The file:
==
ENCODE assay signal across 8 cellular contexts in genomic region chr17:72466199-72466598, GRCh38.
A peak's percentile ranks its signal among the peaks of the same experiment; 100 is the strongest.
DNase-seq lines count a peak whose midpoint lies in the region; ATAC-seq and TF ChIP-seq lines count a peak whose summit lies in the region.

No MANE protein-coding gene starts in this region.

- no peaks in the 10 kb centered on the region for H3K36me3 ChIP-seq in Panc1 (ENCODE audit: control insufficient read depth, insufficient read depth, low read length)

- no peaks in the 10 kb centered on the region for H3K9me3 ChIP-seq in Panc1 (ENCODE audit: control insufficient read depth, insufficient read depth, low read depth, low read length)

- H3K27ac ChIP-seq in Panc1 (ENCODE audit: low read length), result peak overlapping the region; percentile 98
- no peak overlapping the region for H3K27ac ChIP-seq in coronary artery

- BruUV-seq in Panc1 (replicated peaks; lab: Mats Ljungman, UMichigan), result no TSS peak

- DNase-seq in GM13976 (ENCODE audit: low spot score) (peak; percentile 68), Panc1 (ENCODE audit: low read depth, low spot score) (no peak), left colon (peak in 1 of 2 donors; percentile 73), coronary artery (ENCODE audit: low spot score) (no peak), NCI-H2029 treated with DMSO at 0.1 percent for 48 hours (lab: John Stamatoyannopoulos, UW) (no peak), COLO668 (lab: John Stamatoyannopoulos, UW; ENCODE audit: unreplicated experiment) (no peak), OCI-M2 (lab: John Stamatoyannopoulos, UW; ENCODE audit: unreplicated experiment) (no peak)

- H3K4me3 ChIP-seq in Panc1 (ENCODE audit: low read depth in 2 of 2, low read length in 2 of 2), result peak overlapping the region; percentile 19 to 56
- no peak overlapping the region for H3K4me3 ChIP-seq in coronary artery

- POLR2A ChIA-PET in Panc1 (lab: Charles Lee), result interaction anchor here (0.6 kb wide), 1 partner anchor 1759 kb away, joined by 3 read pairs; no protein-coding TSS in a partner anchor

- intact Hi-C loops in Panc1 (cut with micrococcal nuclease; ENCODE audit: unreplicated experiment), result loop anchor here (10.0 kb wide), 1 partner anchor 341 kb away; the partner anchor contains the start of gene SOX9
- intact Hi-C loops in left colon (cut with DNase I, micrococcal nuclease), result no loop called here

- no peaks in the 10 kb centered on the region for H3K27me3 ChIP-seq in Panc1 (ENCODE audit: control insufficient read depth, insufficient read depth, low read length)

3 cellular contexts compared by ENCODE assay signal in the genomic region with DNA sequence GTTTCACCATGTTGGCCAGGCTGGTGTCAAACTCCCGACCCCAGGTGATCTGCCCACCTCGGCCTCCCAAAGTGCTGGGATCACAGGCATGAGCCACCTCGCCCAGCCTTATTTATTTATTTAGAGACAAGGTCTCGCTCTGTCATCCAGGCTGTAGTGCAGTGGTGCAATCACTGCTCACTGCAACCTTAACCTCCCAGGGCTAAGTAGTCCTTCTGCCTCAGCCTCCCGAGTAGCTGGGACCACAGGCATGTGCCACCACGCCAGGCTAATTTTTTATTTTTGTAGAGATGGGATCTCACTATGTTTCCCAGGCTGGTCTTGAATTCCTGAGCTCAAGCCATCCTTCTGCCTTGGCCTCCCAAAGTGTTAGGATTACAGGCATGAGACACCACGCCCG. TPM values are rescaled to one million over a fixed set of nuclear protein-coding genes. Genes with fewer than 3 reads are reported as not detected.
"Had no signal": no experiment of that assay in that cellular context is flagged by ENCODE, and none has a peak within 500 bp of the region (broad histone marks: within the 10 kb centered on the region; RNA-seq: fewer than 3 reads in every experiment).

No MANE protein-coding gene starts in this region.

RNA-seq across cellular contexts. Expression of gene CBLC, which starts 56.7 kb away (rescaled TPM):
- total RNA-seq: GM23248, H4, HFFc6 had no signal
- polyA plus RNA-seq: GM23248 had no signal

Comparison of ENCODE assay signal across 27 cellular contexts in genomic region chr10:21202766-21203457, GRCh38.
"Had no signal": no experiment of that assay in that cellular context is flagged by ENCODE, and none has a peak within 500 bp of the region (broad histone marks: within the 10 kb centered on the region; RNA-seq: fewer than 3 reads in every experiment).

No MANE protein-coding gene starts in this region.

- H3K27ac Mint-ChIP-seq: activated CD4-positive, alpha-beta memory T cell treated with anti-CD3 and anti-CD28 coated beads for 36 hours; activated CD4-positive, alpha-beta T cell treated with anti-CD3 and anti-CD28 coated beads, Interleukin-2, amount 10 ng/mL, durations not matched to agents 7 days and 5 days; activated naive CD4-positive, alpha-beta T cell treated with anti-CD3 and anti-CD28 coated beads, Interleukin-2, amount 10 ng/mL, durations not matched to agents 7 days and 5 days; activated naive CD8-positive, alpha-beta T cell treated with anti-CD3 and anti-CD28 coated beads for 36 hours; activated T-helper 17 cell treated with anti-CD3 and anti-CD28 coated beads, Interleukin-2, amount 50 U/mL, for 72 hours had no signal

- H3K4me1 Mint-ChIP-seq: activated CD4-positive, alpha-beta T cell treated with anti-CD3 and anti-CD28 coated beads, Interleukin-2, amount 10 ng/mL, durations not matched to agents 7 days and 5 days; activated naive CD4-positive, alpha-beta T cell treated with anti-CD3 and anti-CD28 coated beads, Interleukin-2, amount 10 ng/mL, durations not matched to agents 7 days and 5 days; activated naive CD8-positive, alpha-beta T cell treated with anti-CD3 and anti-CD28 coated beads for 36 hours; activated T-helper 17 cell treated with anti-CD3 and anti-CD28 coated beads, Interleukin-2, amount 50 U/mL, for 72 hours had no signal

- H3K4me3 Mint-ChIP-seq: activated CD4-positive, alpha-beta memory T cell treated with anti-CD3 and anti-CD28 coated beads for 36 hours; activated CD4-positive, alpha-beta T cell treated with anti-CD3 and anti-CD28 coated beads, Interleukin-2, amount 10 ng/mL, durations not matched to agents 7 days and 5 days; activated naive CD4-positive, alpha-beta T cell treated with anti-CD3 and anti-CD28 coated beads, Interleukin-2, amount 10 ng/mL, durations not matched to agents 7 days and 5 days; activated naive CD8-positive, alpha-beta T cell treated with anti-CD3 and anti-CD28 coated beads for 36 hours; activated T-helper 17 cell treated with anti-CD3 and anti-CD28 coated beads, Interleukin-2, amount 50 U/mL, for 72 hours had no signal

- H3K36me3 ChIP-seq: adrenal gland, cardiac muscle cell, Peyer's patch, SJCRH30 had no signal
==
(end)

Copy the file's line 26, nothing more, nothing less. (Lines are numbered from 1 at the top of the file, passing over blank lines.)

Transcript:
- H3K27ac Mint-ChIP-seq: activated CD4-positive, alpha-beta memory T cell treated with anti-CD3 and anti-CD28 coated beads for 36 hours; activated CD4-positive, alpha-beta T cell treated with anti-CD3 and anti-CD28 coated beads, Interleukin-2, amount 10 ng/mL, durations not matched to agents 7 days and 5 days; activated naive CD4-positive, alpha-beta T cell treated with anti-CD3 and anti-CD28 coated beads, Interleukin-2, amount 10 ng/mL, durations not matched to agents 7 days and 5 days; activated naive CD8-positive, alpha-beta T cell treated with anti-CD3 and anti-CD28 coated beads for 36 hours; activated T-helper 17 cell treated with anti-CD3 and anti-CD28 coated beads, Interleukin-2, amount 50 U/mL, for 72 hours had no signal